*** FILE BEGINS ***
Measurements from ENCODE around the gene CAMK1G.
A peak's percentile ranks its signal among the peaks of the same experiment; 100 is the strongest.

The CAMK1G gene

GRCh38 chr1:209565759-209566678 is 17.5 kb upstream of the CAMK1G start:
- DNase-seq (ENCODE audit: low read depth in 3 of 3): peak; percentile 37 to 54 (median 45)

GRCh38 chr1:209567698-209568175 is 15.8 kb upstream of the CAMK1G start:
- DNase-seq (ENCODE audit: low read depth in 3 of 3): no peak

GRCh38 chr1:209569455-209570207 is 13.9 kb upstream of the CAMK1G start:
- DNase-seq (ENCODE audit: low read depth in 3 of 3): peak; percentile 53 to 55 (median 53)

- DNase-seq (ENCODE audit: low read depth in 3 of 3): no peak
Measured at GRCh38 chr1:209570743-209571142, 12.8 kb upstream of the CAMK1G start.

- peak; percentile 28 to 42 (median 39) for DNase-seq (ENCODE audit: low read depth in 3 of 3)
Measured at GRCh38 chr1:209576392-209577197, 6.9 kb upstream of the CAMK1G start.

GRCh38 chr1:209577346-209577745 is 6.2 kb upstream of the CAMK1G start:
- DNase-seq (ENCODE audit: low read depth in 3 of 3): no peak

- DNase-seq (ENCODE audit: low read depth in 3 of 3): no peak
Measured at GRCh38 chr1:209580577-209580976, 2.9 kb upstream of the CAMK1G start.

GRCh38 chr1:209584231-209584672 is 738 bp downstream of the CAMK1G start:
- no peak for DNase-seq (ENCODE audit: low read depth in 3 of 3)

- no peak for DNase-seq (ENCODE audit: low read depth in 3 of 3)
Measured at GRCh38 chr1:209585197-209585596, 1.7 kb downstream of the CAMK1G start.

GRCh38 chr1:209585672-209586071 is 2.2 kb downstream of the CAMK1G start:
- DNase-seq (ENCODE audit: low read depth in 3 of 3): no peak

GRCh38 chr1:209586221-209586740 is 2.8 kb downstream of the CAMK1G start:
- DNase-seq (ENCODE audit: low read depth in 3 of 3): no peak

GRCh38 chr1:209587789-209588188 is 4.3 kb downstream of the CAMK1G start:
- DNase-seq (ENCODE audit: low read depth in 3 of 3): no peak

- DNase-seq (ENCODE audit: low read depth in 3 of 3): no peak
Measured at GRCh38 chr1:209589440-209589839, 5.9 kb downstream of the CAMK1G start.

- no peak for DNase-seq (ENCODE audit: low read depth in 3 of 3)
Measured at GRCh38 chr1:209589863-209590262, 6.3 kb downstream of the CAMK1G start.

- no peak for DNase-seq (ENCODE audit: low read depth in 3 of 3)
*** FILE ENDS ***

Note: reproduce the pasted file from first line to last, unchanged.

Measurements from ENCODE around the gene CAMK1G.
A peak's percentile ranks its signal among the peaks of the same experiment; 100 is the strongest.

The CAMK1G gene

GRCh38 chr1:209565759-209566678 is 17.5 kb upstream of the CAMK1G start:
- DNase-seq (ENCODE audit: low read depth in 3 of 3): peak; percentile 37 to 54 (median 45)

GRCh38 chr1:209567698-209568175 is 15.8 kb upstream of the CAMK1G start:
- DNase-seq (ENCODE audit: low read depth in 3 of 3): no peak

GRCh38 chr1:209569455-209570207 is 13.9 kb upstream of the CAMK1G start:
- DNase-seq (ENCODE audit: low read depth in 3 of 3): peak; percentile 53 to 55 (median 53)

- DNase-seq (ENCODE audit: low read depth in 3 of 3): no peak
Measured at GRCh38 chr1:209570743-209571142, 12.8 kb upstream of the CAMK1G start.

- peak; percentile 28 to 42 (median 39) for DNase-seq (ENCODE audit: low read depth in 3 of 3)
Measured at GRCh38 chr1:209576392-209577197, 6.9 kb upstream of the CAMK1G start.

GRCh38 chr1:209577346-209577745 is 6.2 kb upstream of the CAMK1G start:
- DNase-seq (ENCODE audit: low read depth in 3 of 3): no peak

- DNase-seq (ENCODE audit: low read depth in 3 of 3): no peak
Measured at GRCh38 chr1:209580577-209580976, 2.9 kb upstream of the CAMK1G start.

GRCh38 chr1:209584231-209584672 is 738 bp downstream of the CAMK1G start:
- no peak for DNase-seq (ENCODE audit: low read depth in 3 of 3)

- no peak for DNase-seq (ENCODE audit: low read depth in 3 of 3)
Measured at GRCh38 chr1:209585197-209585596, 1.7 kb downstream of the CAMK1G start.

GRCh38 chr1:209585672-209586071 is 2.2 kb downstream of the CAMK1G start:
- DNase-seq (ENCODE audit: low read depth in 3 of 3): no peak

GRCh38 chr1:209586221-209586740 is 2.8 kb downstream of the CAMK1G start:
- DNase-seq (ENCODE audit: low read depth in 3 of 3): no peak

GRCh38 chr1:209587789-209588188 is 4.3 kb downstream of the CAMK1G start:
- DNase-seq (ENCODE audit: low read depth in 3 of 3): no peak

- DNase-seq (ENCODE audit: low read depth in 3 of 3): no peak
Measured at GRCh38 chr1:209589440-209589839, 5.9 kb downstream of the CAMK1G start.

- no peak for DNase-seq (ENCODE audit: low read depth in 3 of 3)
Measured at GRCh38 chr1:209589863-209590262, 6.3 kb downstream of the CAMK1G start.

- no peak for DNase-seq (ENCODE audit: low read depth in 3 of 3)